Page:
Change needed if we are to grow more from less

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A round table discussion concluded that the agricultural industry needs to change, as some of the systems are flawed, however there was agreement that with research and a change in mindset, it’s possible to feed the increasing global population.

During the event, hosted by Emerald Research, crop production experts discussed how the effects of climate change are becoming increasingly obvious.

“Any action to readdress the balance needs to be urgent,” said Simon Fox, founder and director of Emerald Research.

“The problem is that we’ll need to produce at least 55% more food to meet demands of the growing population on potentially 10% less land than we have now.

“So essentially, we must be substantially better at producing food than we currently are.”

Owen Jones, director of Emerald Research, echoed this, explaining there are a number of ‘headwinds’ that the industry is up against, including climate change, yield ceilings, increased disease and pest pressure, loss of actives and decline in controlled water availability.

“These challenges aren’t new and have been building over years, but they need to be addressed now,” said Owen.

Mike Harrington of Edaphos, added that we are in this situation because we have prioritised yield at any cost.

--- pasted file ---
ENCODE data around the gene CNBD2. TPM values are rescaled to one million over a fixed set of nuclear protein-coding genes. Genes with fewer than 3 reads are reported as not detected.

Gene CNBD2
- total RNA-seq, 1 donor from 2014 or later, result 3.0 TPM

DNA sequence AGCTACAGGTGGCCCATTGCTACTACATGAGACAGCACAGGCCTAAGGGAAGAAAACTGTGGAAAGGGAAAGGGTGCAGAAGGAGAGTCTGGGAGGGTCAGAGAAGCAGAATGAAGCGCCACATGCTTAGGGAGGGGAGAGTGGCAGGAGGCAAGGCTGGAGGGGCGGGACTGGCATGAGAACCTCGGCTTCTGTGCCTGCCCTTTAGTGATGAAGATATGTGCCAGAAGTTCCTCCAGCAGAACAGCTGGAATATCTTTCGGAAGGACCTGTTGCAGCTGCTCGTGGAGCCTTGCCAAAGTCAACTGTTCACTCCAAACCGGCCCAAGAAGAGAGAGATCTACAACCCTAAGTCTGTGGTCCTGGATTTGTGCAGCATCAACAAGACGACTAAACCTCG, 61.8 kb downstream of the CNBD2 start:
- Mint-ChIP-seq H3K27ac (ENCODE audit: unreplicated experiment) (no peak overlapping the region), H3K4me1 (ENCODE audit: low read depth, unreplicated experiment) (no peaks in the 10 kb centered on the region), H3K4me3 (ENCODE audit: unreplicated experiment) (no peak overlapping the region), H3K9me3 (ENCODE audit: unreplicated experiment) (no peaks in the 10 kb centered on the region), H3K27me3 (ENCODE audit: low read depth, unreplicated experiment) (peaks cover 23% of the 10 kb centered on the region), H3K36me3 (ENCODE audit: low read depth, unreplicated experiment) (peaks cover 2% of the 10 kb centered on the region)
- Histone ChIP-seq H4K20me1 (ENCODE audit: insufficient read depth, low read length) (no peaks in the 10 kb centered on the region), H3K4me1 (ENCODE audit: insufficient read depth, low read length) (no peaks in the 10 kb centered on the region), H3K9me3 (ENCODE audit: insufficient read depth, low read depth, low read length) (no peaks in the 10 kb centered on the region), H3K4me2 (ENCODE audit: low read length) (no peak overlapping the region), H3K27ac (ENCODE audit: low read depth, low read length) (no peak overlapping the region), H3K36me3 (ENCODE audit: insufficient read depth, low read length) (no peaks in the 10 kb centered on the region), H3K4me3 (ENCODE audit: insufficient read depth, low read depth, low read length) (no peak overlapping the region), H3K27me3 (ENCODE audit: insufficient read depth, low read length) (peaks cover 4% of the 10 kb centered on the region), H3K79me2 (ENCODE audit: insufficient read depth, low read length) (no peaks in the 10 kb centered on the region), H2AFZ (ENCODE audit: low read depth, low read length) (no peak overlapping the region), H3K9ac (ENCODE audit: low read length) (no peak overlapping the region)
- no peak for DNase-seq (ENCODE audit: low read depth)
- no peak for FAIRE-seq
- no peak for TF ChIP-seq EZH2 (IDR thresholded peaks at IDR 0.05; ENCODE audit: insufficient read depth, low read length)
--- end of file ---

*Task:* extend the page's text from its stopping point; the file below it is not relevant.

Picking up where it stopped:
“Yield is regarded as king, and because of this our systems have become more intensive and standardised, meaning more issues have arisen,” he said.

“We need to have a rethink and create a ‘living system’ where plants want to grow, then the yields will follow.”

John Sarup from Spud Agronomy talked about the flaws in the current system. “One of the key outcomes of the debate was the good possibility that RB209, the current standard industry fertiliser recommendation programme, is actually probably not fit for purpose.

“Fundamentally we all start from a soil sample in a field. And if that soil sample doesn’t give us a true picture of what the crop can actually extract from the soil, then we’re not starting with a level playing field,” he said.

Wilson Boardman, founder and chief scientist of Micromix Plant Health, explained that he felt they all agreed on the same philosophy, and that is achieving better crop production, while maintaining and even increasing yields by improving nutrition and simultaneously reducing pesticides.

“Ultimately, it’s all about creating a more sustainable way of growing crops with fewer waste products and less pollution.”

Simon explained that as a result of the debate, it’s obvious we all agree that we can’t keep doing the same things over and over, the fundamentals of farming have to change.

“The right approach is one that puts nutrition, bio stimulation and microbials front and centre while treating the entire growing system holistically and not taking an obsolete, piecemeal approach,” he added.

“We need to take the next step and find ways to  accelerate the increases in production we need and prove that it’s possible to do this while decreasing the amount of fertilisers, particularly Nitrogen, that we use, along with our reliance upon synthetic pesticides.

“Focusing on increased and improved crop health means we can generally produce more food in better ways, more sustainably while reducing environmental impact and emissions at the same time,” concluded Simon Fox.


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